Employers all across America took a collective sigh of relief last week when the Obama administration announced that the employer mandate portion of the Affordable Care Act (ACA) would be postponed until 2015. But the decision could leave some recruiters wondering how this will affect their firms, many of which stood to benefit from the mandate.
The employer mandate was to require employers with 50 or more employees to provide healthcare insurance to those employees by January 1, 2014, and it also came with a number of reporting requirements. This mandate was a mixed blessing for recruiters. For larger recruiting firms, it presented a challenge as they themselves were at risk of falling above the 50-employee threshold and having to provide insurance to their contractors. But for most recruiters, it provided an opportunity to get more contract staffing business as more companies turned to contractors to stay below the 50-employee threshold.
But now, according to a blog on the U.S. Department of Treasury website by Assistant Secretary for Tax Policy Mark Mazur, the reporting requirements under the employer mandate have been postponed to 2015. That means the government will not be able to determine which employers are not providing the required coverage and cannot assess penalties, so the requirement to provide insurance is effectively also postponed until 2015.
So where does this leave recruiters? Well, if you are a large firm that would fall under the employer mandate, you technically don't have to provide insurance until 2015. However, Mazur urged employers to voluntarily implement the reporting requirements in 2014 to prepare themselves for 2015. Also, the delay does not relieve you of the obligation to notify employees about the existence of healthcare exchanges, or "The Marketplace." You must still provide the required notice by October 1, 2013.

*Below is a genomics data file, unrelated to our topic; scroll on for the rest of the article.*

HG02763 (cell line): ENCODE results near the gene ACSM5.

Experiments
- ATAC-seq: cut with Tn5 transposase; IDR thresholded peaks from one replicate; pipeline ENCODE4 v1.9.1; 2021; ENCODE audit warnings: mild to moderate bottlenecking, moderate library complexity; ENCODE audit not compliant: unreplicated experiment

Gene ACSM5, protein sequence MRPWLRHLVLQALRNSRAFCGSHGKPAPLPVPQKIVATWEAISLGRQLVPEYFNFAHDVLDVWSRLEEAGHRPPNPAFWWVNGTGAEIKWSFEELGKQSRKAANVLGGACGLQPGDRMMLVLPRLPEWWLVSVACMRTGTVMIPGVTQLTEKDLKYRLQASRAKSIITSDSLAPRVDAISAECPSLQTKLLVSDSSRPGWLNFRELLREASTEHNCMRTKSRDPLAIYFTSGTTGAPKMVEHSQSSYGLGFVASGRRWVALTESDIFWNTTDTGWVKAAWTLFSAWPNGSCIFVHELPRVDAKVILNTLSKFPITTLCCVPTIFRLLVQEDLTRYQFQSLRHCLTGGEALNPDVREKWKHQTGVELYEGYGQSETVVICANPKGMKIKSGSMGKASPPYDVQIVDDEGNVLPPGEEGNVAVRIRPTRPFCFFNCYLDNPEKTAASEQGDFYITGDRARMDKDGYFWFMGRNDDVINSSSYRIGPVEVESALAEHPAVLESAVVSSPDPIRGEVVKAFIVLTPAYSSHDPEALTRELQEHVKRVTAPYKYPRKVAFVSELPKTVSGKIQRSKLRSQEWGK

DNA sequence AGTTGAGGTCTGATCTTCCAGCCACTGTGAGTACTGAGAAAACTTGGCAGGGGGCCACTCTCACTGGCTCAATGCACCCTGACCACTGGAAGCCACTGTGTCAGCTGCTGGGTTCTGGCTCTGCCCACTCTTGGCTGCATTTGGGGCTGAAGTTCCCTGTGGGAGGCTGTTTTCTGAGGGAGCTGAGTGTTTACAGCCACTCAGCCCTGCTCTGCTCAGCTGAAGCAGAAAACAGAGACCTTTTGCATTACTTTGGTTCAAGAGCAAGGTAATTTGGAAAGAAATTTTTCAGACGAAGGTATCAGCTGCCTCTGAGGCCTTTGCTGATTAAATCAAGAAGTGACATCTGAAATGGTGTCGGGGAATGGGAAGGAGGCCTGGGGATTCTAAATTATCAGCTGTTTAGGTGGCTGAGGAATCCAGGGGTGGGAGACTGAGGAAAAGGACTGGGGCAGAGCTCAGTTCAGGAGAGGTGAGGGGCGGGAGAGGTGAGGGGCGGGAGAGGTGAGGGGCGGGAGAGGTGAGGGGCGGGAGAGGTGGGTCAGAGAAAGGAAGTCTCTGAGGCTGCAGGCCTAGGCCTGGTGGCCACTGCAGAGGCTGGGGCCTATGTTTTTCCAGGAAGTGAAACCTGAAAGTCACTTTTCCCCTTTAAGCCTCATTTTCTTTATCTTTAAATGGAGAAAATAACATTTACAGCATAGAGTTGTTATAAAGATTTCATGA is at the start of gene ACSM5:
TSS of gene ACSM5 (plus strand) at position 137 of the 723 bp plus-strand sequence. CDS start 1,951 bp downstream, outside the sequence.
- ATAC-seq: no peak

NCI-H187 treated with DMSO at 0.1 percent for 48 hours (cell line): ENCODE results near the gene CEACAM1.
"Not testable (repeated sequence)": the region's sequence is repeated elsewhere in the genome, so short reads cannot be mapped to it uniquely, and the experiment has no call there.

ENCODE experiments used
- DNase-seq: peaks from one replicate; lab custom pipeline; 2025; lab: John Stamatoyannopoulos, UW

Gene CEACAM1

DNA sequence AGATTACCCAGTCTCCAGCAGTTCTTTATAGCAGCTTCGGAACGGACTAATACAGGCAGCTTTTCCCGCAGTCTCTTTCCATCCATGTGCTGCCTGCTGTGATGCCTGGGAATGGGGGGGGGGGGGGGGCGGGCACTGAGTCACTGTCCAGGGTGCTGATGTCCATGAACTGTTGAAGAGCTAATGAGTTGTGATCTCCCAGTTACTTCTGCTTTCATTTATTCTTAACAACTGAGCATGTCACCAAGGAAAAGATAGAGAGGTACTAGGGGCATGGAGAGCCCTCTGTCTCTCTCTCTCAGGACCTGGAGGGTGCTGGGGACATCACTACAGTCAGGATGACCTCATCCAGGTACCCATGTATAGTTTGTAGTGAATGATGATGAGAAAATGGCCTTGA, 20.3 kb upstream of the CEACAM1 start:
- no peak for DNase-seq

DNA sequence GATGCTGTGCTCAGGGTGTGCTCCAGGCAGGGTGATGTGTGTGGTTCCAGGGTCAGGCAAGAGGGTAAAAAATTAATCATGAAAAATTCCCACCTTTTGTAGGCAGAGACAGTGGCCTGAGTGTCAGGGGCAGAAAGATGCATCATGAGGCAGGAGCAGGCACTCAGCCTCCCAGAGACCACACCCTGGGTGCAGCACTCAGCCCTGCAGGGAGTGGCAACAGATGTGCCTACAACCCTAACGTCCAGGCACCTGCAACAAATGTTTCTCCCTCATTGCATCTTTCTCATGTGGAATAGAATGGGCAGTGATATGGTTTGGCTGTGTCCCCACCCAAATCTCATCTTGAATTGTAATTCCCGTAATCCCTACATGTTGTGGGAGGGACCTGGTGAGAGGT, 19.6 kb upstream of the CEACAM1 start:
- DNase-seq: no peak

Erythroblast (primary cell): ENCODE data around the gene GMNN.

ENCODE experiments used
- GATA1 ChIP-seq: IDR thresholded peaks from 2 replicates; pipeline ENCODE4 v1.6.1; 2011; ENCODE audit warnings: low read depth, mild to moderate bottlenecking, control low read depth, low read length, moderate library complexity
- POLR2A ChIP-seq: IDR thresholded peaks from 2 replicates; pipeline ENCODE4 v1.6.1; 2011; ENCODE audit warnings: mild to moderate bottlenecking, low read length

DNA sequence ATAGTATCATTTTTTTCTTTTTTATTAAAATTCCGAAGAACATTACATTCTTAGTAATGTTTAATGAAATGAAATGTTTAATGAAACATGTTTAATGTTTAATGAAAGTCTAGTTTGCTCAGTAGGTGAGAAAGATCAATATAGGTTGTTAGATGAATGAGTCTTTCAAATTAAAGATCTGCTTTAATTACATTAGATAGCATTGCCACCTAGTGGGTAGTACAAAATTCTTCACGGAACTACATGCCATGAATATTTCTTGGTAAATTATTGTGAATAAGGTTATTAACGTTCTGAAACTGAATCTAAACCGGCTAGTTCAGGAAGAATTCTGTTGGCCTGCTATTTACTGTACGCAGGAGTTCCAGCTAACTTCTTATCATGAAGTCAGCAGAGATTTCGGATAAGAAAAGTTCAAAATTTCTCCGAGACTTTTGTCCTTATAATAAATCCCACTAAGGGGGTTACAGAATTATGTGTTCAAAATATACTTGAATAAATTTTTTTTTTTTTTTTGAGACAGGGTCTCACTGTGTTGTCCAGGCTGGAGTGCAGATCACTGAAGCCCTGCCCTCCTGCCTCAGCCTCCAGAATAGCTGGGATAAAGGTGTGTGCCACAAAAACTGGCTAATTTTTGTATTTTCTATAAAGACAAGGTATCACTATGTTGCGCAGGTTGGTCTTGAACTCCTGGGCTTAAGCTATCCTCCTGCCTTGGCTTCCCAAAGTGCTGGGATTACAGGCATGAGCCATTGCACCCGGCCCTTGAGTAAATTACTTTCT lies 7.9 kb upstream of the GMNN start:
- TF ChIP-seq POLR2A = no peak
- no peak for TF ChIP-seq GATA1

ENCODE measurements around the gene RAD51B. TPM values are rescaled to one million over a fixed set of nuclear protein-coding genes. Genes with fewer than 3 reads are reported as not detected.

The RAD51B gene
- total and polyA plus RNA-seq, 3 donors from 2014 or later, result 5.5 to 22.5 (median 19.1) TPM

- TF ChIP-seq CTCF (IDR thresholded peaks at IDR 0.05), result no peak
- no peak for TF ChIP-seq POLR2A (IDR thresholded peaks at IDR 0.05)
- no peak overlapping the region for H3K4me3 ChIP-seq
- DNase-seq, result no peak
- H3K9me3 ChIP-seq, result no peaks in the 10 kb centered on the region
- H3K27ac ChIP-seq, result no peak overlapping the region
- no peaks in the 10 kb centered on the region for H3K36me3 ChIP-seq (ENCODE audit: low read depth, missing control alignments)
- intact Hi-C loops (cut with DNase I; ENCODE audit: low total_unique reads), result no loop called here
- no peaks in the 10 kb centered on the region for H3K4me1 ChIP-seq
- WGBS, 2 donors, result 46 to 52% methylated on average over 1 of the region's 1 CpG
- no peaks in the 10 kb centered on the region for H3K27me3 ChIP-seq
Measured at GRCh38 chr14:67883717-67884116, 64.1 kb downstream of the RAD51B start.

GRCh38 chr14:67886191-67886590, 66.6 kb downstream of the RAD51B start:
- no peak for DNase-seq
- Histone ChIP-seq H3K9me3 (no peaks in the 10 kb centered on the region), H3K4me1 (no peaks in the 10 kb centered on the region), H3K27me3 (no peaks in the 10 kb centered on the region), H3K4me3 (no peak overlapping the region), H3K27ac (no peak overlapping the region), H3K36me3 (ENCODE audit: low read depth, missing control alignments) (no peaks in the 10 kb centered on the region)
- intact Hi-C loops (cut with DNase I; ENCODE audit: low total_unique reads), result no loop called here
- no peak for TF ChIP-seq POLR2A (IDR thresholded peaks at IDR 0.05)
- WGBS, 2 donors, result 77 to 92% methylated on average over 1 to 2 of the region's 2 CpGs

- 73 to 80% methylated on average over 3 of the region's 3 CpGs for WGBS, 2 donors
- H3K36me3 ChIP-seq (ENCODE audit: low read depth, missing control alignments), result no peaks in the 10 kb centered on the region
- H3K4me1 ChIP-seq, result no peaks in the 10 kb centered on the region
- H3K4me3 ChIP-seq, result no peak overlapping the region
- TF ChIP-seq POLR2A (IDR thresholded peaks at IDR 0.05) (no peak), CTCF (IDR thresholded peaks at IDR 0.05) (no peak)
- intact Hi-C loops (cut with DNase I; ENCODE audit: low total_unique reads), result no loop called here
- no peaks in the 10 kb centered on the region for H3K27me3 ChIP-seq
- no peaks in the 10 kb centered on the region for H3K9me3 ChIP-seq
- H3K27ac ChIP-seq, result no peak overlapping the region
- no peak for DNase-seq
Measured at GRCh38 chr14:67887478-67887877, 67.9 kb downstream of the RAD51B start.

For recruiters who are not subject to the employer mandate but were hoping to benefit from it, stay the course. You should still discuss the healthcare reform law with clients and the eventual impact it will have on their costs and administrative burden. There is no indication at this time that the employer mandate will be repealed, so they can't lose anything by preparing now. In fact, they can immediately start reaping the other benefits of contract staffing: workforce flexibility, reduced legal liability, the ability to "try-before-they-buy" through contract-to-direct arrangements, etc.
The bottom line is that all recruiters should stay on top of this law and the impact it could have on your clients. Companies often look to recruiters as employment experts and may turn to you for advice on how to best navigate the law.
This article is for informational purposes only and should not be construed as legal advice.